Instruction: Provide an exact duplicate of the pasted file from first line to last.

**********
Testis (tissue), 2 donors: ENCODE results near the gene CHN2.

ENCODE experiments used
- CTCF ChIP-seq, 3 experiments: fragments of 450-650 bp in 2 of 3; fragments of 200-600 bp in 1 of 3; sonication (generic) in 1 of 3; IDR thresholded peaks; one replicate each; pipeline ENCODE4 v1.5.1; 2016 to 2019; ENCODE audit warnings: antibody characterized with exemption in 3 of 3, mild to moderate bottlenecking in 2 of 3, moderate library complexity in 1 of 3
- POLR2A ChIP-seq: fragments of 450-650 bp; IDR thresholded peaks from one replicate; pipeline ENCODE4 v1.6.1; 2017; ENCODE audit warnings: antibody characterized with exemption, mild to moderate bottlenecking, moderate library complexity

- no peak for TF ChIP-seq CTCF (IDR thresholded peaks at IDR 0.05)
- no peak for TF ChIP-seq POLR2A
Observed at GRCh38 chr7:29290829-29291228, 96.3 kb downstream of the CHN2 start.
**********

Testis (tissue), 2 donors: ENCODE results near the gene CHN2.

ENCODE experiments used
- CTCF ChIP-seq, 3 experiments: fragments of 450-650 bp in 2 of 3; fragments of 200-600 bp in 1 of 3; sonication (generic) in 1 of 3; IDR thresholded peaks; one replicate each; pipeline ENCODE4 v1.5.1; 2016 to 2019; ENCODE audit warnings: antibody characterized with exemption in 3 of 3, mild to moderate bottlenecking in 2 of 3, moderate library complexity in 1 of 3
- POLR2A ChIP-seq: fragments of 450-650 bp; IDR thresholded peaks from one replicate; pipeline ENCODE4 v1.6.1; 2017; ENCODE audit warnings: antibody characterized with exemption, mild to moderate bottlenecking, moderate library complexity

- no peak for TF ChIP-seq CTCF (IDR thresholded peaks at IDR 0.05)
- no peak for TF ChIP-seq POLR2A
Observed at GRCh38 chr7:29290829-29291228, 96.3 kb downstream of the CHN2 start.